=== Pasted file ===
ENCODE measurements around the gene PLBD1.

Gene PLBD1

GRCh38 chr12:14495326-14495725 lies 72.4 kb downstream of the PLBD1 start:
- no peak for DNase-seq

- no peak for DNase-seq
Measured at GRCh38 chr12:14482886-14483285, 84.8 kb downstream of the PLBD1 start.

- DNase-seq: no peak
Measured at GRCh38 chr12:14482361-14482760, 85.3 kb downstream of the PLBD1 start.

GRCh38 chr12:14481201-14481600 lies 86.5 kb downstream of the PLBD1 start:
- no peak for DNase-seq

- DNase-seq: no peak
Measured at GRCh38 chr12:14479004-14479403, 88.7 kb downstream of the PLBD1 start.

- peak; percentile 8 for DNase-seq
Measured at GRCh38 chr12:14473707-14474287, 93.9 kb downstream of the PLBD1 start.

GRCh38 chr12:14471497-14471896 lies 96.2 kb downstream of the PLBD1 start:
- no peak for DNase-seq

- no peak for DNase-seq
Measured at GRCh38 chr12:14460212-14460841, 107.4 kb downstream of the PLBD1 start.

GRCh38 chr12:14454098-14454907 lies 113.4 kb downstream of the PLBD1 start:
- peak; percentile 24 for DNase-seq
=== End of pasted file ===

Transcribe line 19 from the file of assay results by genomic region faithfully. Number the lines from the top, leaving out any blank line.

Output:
GRCh38 chr12:14454098-14454907 lies 113.4 kb downstream of the PLBD1 start: